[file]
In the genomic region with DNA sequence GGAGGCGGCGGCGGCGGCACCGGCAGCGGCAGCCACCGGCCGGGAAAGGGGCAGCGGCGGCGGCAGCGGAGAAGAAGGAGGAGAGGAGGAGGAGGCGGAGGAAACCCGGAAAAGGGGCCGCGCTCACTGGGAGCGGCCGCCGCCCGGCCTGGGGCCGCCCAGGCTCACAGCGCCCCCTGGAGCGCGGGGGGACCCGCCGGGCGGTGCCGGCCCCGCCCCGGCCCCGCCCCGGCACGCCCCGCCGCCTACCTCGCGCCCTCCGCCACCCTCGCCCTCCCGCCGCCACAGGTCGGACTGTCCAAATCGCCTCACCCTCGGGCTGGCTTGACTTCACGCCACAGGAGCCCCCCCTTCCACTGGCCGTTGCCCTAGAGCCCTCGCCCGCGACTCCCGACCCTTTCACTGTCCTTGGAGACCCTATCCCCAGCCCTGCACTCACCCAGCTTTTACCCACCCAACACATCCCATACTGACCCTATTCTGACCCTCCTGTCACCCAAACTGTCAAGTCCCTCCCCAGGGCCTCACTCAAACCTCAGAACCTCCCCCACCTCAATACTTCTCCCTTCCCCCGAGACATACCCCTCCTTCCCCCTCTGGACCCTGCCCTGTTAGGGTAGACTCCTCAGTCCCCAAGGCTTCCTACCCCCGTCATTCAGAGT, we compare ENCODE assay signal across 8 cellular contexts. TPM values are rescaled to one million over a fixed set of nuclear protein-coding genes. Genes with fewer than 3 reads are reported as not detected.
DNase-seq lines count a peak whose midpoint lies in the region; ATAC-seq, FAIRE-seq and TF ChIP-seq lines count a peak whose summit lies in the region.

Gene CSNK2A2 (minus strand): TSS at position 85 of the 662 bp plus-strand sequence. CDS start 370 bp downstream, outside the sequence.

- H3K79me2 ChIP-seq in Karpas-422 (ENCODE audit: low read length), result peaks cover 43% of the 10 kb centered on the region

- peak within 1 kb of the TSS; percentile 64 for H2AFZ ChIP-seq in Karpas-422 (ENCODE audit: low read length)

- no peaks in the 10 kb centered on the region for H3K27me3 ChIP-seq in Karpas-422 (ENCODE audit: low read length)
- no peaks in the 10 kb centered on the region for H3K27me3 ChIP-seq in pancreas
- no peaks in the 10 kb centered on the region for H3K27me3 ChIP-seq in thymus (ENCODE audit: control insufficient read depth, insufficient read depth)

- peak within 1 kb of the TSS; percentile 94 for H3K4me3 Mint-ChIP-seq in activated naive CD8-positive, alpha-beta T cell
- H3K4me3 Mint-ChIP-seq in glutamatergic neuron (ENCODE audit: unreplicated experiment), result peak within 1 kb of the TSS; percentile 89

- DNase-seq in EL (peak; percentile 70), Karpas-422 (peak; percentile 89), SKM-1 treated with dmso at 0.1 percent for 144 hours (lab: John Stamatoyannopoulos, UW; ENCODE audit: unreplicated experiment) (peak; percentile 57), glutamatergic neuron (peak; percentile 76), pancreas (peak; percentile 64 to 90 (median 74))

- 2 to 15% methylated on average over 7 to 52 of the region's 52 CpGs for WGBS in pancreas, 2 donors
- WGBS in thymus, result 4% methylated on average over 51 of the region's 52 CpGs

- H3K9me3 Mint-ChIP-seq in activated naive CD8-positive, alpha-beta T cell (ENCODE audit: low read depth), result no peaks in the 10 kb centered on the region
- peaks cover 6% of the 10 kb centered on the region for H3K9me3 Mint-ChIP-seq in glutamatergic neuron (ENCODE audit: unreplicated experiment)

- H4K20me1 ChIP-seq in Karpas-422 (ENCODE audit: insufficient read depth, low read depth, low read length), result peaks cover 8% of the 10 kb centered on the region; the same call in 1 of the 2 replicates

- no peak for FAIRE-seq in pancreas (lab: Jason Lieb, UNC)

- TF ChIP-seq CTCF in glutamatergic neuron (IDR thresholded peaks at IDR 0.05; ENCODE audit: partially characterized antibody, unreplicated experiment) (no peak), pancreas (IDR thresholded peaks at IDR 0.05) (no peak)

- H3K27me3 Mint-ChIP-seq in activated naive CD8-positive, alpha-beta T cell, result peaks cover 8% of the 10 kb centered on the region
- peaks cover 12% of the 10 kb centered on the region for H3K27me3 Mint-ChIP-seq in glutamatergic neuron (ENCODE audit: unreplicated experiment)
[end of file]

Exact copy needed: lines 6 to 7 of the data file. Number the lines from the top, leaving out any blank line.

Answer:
- no peaks in the 10 kb centered on the region for H3K27me3 ChIP-seq in Karpas-422 (ENCODE audit: low read length)
- no peaks in the 10 kb centered on the region for H3K27me3 ChIP-seq in pancreas